Ms Christina Ward, Ms Ruth McConchie, Dr Julia Kuehns, Mr Wil Villareal, Ms Jennifer Warburton
University of Melbourne
Why does the traditional conference poster endure? In an increasingly digital world where video and animations are the standard for content creation, research communication has moved past the limitations of print. Since 2015, a small team of University of Melbourne librarians has collaborated with the Melbourne Centre for the Study of Higher Education (MCSHE) to hold an annual poster competition for graduate research students - part of a wider ‘Researcher@Library Week’. In 2016, this traditional printed poster competition was transformed into an ePoster competition. In 2018, with encouragement from the Pro Vice-Chancellor (Graduate Research), the local competition was launched nationally and generated immediate, enthusiastic national and international registrations (research.unimelb.edu.au/visualiseyourthesis).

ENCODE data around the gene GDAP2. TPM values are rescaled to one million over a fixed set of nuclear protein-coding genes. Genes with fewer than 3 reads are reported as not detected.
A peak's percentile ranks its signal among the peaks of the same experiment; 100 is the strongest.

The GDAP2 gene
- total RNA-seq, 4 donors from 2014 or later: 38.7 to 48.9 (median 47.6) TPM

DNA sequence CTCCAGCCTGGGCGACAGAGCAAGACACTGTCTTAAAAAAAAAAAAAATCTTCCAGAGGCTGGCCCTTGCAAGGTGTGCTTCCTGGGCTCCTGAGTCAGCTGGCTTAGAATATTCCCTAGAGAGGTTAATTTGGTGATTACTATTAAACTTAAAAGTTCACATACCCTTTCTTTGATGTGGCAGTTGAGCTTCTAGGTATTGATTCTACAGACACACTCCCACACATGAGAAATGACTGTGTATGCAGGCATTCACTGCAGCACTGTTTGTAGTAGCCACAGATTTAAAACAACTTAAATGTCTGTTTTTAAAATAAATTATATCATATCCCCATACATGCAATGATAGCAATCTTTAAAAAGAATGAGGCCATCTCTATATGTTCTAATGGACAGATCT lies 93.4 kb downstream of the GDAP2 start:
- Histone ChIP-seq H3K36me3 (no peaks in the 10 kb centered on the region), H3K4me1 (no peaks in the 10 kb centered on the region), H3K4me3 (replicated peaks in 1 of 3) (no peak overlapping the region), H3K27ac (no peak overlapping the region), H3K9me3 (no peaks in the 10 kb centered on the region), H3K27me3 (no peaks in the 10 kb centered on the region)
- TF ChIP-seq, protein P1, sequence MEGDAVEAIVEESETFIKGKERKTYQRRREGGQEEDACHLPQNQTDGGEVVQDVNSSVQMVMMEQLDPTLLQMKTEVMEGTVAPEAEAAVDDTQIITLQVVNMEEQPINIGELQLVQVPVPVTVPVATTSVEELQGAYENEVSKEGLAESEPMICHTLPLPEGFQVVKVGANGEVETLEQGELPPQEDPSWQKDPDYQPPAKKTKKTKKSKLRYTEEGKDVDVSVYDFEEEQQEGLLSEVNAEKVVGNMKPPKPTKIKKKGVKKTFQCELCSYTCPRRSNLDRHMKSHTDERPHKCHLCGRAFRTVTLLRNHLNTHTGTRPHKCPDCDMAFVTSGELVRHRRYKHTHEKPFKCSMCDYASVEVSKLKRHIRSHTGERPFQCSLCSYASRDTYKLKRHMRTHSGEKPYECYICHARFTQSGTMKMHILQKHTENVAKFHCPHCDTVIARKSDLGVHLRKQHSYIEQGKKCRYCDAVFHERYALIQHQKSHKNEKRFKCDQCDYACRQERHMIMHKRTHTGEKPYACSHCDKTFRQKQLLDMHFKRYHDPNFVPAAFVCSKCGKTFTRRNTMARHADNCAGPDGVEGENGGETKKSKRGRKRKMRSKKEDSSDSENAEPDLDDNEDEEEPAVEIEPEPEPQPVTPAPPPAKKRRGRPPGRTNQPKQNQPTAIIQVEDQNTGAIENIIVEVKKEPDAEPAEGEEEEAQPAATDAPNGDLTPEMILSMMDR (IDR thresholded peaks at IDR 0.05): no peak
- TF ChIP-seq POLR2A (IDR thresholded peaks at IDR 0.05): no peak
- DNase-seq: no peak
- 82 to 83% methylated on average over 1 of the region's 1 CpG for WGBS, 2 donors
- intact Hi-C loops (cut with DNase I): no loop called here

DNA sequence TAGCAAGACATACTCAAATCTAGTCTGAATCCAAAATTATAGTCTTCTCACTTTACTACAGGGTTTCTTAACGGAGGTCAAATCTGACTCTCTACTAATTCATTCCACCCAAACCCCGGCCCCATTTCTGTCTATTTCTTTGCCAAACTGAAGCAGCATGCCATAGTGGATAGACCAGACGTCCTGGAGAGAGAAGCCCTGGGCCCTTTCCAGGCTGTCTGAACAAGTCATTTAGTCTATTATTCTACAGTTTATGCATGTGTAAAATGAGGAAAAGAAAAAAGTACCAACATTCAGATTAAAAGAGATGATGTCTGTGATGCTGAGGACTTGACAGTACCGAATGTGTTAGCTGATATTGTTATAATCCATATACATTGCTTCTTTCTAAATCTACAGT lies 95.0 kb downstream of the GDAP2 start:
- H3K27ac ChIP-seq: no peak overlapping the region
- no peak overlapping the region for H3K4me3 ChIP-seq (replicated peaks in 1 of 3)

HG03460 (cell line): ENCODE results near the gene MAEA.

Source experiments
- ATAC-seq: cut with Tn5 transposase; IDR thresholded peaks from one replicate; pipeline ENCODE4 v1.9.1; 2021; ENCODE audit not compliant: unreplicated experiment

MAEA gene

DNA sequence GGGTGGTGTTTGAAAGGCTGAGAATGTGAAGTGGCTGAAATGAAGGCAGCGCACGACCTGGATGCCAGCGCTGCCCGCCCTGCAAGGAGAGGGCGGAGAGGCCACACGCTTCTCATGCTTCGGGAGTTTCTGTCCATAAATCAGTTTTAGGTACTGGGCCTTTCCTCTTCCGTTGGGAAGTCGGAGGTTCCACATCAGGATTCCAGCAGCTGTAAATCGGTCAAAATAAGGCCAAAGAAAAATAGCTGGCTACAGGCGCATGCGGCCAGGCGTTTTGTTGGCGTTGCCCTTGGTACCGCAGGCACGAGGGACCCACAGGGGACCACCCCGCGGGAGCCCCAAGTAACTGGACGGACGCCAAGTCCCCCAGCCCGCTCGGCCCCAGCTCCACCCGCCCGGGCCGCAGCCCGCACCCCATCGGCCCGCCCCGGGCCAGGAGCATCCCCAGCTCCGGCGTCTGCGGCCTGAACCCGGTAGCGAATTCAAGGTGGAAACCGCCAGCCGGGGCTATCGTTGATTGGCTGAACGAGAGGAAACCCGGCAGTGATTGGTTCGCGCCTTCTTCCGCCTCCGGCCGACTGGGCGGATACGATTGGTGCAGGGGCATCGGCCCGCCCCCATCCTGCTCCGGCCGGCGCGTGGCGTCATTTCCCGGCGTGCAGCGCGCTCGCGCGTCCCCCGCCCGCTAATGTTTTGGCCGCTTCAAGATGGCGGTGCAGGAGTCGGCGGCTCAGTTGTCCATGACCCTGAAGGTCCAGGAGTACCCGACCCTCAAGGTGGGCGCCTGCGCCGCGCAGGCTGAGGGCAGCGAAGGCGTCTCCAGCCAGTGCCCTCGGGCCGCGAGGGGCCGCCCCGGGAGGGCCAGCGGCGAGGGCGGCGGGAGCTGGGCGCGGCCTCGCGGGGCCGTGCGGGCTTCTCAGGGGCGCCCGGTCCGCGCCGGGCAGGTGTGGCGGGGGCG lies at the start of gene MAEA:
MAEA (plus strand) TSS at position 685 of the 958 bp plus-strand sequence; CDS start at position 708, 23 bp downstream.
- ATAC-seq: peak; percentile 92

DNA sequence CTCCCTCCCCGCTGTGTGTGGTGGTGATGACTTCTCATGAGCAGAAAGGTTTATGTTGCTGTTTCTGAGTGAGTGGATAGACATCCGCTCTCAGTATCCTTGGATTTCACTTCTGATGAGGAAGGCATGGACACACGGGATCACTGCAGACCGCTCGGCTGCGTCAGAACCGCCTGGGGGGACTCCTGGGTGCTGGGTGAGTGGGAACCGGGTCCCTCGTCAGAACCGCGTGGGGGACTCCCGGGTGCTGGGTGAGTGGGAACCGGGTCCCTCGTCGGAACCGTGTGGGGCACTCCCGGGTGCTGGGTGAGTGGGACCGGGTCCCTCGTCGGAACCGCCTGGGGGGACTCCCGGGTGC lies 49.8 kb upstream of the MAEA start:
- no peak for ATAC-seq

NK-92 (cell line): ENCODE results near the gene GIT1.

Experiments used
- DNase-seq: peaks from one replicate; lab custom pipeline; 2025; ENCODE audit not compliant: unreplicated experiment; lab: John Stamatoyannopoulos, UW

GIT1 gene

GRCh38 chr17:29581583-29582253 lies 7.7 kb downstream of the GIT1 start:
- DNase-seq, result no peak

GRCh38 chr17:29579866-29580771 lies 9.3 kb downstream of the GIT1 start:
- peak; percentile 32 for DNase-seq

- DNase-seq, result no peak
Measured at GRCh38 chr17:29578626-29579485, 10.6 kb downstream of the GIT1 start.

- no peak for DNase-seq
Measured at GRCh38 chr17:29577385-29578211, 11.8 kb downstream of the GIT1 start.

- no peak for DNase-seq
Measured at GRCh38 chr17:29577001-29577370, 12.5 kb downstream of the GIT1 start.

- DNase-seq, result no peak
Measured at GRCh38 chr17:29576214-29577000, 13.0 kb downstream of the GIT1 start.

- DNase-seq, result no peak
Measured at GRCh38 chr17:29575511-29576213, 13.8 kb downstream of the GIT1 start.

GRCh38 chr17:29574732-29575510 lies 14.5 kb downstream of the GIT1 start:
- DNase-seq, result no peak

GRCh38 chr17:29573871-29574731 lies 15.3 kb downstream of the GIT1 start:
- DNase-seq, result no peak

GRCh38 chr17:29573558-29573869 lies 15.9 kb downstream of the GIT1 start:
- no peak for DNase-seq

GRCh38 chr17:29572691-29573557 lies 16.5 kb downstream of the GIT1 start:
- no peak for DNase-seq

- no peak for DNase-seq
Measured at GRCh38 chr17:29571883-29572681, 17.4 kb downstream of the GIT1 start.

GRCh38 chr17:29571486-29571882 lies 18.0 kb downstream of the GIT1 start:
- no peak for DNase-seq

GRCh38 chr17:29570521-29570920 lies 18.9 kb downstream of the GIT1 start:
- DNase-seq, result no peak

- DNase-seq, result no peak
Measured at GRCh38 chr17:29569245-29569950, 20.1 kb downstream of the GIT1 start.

The challenge for Visualise Your Thesis participants: to produce an eye-catching and informative 60-second “audio-visual elevator pitch” that succinctly describes their research, and its potential bene ts, to a non- specialist audience. The competition is an opportunity for students to build and apply their digital literacy skills, ensuring they are industry ready and publicly engaged. Students work with new copyright and technological constraints to communicate to a broader audience. This sharing of research outside academia in a more accessible format is particularly important in our current information and research climate. Increasing the profile of researchers using standalone, shareable content that allows easy identification of their other work (e.g. ORCID inclusion, twitter handles) extends an invitation to the wider public to join conversations with researchers. This presentation will outline how a group of busy librarians leveraged minimal resources and strategic relationships to transform a local, paper-based, competition into an innovative international, digital showcase and competition. This initiative built relationships and capabilities within the University of Melbourne as well as across other Universities involved in running the competition. Visualise Your Thesis puts digital capabilities at the centre of academic engagement discussions and training, showcasing higher degree researchers and their research to the public.